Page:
Carnival Row is fantasy that fucks.
I start with this fact because Carnival Row, the latest high-concept streaming series from Amazon Prime Video, really wants you to know: This is dark fantasy. Dirty fantasy. Luridly sexual fantasy.
In Carnival Row, humans get naked. Faeries get naked. Wings are employed creatively in sexual acts. Characters say “Fuck!” frequently, as if modern profanity is the tether binding the audience’s credulity to all this imagination.
I mean, when a fae starts cursing, you know things are serious — even if they aren’t real.
‘Carnival Row’ review
One of the problems with Carnival Row, though, is that it wants to be real. Beneath its gruff exterior of sex and gore (prepare to see many entrails if you press play), the show’s intentions are almost painfully earnest. Carnival Row tries so hard to reflect modern divisions and turmoil through a dark mirror of the imaginary that all we end up seeing is a smudged and unmoving caricature.
A kinky caricature at that, dressed in Victorian costume, taking place in a grimy, Gothic Dungeons and Dragons game.
The quest in this particular round of play is simple: Solve a mysterious series of murders plaguing the fae community in the slum community of Carnival Row. Your main players in this quest are the human Inspector Rycroft Philostrate (Orlando Bloom) and his former lover, the faerie refugee Vignette Stonemoss (Cara Delevingne).
Philo’s attributes include unflagging good-heartedness and a tendency to call out lines like, “This can’t have happened more than a couple of hours ago!” with alarming earnestness. Vignette has a bit more nuance to her presentation as a bisexual library guardian, turned faerie smuggler, turned refugee, but she will roll up admirably in a fight (and any time the audience needs life in The Burgue explained).
Carnival Row’s premise is solid enough: Tirnanoc, country of the magical fae, has been devastated by a war between the completely evil, non-magical powers of the Pact, and the only-slightly-less-evil territory called The Burgue. The Pact has overrun Tirnanoc, sending floods of winged faeries, horned fauns, hoofed centaurs, and other “critch” to live as refugees in the Burgue.
There, they face segregation, prejudice, poor employment, and the suspicions endured by unwanted immigrant communities throughout human history.
Fair (or faer?) enough. Employing fantasy tropes as metaphors for real-world injustice is a delicate business, but one that can yield powerful dividends when handled well.
Carnival Row… struggles with this.
One reason for the difficulty is that the series is deliriously unfocused. Here is an incomplete list of real-life issues that Carnival Row attempts to tackle through its veil of horns and wings:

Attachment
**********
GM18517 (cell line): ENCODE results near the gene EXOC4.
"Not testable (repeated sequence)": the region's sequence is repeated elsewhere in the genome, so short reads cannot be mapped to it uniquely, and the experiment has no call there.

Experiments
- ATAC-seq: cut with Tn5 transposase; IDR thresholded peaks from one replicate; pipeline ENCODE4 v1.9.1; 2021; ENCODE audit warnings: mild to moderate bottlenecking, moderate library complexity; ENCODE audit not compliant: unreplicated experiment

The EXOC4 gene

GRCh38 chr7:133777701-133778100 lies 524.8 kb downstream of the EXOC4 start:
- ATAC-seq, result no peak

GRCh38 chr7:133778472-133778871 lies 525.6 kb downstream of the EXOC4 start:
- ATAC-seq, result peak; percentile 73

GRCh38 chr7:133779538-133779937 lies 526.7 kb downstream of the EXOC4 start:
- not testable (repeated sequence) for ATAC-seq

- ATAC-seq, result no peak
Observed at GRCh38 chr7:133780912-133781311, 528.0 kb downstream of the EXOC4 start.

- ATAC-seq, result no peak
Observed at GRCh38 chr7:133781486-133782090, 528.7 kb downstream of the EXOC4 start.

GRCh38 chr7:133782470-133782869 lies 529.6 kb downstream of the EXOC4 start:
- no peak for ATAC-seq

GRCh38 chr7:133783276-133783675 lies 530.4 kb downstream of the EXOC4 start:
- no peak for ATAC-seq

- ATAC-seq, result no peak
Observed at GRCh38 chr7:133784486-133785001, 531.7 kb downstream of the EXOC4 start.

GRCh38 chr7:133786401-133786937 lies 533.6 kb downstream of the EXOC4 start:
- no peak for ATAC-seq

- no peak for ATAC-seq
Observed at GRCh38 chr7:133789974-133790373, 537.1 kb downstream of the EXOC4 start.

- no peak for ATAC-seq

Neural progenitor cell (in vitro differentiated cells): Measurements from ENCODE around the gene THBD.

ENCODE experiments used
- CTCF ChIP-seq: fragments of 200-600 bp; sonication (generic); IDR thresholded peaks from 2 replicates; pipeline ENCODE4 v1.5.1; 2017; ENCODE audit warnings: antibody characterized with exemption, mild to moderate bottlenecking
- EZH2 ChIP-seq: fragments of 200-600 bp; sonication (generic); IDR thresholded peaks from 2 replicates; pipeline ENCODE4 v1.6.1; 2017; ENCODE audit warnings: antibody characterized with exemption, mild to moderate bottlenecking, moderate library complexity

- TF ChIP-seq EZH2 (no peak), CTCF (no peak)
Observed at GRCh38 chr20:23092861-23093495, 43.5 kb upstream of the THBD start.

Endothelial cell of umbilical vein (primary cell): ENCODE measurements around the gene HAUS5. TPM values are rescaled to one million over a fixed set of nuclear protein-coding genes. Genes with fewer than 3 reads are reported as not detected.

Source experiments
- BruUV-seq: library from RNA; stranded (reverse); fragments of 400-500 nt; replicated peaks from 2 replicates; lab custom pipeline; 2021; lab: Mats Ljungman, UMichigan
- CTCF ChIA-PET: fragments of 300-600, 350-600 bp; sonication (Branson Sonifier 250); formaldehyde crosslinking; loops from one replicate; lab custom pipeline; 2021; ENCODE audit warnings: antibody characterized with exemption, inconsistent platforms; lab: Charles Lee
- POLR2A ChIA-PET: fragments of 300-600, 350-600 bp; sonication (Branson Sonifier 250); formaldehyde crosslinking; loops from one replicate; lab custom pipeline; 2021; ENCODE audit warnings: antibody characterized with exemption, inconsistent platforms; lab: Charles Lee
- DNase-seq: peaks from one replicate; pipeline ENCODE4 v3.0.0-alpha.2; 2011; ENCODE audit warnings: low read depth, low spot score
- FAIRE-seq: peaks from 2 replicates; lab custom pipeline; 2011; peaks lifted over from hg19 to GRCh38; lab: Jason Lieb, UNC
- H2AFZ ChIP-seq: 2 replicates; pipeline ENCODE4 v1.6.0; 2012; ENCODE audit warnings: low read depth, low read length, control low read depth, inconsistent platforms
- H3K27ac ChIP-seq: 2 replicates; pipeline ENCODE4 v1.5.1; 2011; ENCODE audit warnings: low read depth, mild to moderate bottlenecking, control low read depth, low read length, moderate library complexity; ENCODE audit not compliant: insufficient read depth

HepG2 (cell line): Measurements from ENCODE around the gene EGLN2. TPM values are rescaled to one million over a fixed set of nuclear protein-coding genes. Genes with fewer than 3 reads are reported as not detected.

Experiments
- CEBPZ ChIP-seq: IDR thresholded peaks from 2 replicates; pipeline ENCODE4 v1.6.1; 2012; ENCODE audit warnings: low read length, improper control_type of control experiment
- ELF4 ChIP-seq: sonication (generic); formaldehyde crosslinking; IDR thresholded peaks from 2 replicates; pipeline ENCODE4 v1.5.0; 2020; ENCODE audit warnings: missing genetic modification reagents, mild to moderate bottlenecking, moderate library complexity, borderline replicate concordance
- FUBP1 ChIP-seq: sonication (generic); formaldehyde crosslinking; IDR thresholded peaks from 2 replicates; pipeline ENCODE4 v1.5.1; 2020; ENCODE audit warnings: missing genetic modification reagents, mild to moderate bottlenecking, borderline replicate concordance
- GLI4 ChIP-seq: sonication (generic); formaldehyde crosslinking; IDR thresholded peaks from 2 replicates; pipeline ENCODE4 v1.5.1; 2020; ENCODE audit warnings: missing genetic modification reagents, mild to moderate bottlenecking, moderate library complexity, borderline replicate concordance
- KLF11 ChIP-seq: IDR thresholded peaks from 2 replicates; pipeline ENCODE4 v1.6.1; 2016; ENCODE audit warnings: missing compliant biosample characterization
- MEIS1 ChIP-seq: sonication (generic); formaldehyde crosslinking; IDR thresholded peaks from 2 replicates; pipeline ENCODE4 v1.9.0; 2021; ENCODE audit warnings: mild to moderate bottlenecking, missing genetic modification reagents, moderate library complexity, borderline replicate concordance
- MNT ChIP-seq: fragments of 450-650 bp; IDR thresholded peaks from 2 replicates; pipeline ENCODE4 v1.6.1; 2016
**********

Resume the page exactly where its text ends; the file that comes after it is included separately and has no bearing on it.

Racism. Refugees. Neighborhood desegregation. Interracial romance and magical miscegenation. Religious fanaticism. Occupied native lands. Exoticisation of sacred artifacts. Sex work. And, oh yeah, sexism! That too.
Admirable as this diverse and dizzying smorgasbord of subjects is, Carnival Row can’t pick a lane to save its life. Putting aside the fact that the show’s attempt at metaphor is about as subtle as a battering ram (for example, it is a crime for fae to, and I quote, “pass” as human in the Burgue), Carnival Row‘s attentions are so splayed and varied that the potency of the allegory is mostly diluted.
Not entirely — Karla Crome stands out as the well-realized Tourmaline, a refreshingly unimpressed faerie who makes ends meet as a sex worker on the Row. Another plot line, shared between the aristocratic Imogen Spurnrose (Tamsin Merchant) and her wealthy new faun neighbor Agreus (David Gyasi), isn’t quite as reliably well-carried; still, the two have enough Pride & Prejudice energy about them to pull off their mutual metaphor.
The second flaw in Carnival Row‘s construction is less socially significant but more deeply embedded in the art: The story never quite seems to trust, or frankly even believe, in its own magic.
The objects, archetypes, and ideas that Carnival Row employs to tell its story have been divested of any fairytale luster. The series is devoid of awe and arcana, replacing the marvelous with meat, true mystery with a gory whodunnit.
As it turns out, there is a difference between the fantastical and the magical. Carnival Row is genuinely enjoyable for the gusto with which it embraces fantasy — look for none of Game of Thrones’ gradual adjustment to the winged and weird here. Faeries, witches, werewolves, addictive elixirs, and hybrid killers are all printed into the show’s genetic code. Carnival Row is a fantasy show, and it doesn’t apologize for that fact.
But when it comes to the magic represented by all these sprites and spirits, Carnival Row is nearly barren. Magic requires not only imagination (the series certainly has imagination) but faith in the integrity of its tropes beyond cogs in a metaphor.
There is a reason why fairy tales endure, why spells and secret places continue to capture our imagination. Even as the story deepens into darker powers, Carnival Row seems disinterested in this natural energy.
Instead, the show restricts its exploration to what is presented — rather than what is represented — by its potentially magical legacy. Just as in our world, anything can be killed on Carnival Row. A fawn can perform an autopsy, and faerie wings make for good transportation and interesting sex.
This is all probably in the service of Carnival Row‘s apparent quest for human truths, as it tells a tale of othering in a realm full of others. The show condemns its imaginary prejudices in powerful terms, but ultimately it rolls rather low on impact.
That’s not to say that the series is without its entertainment. But to pull a phrase from my D&D manual, absent magical spark and loaded with earnest intent, it proves decidedly lacking in evocation.
Carnival Row comes to Amazon Prime Video on August 30.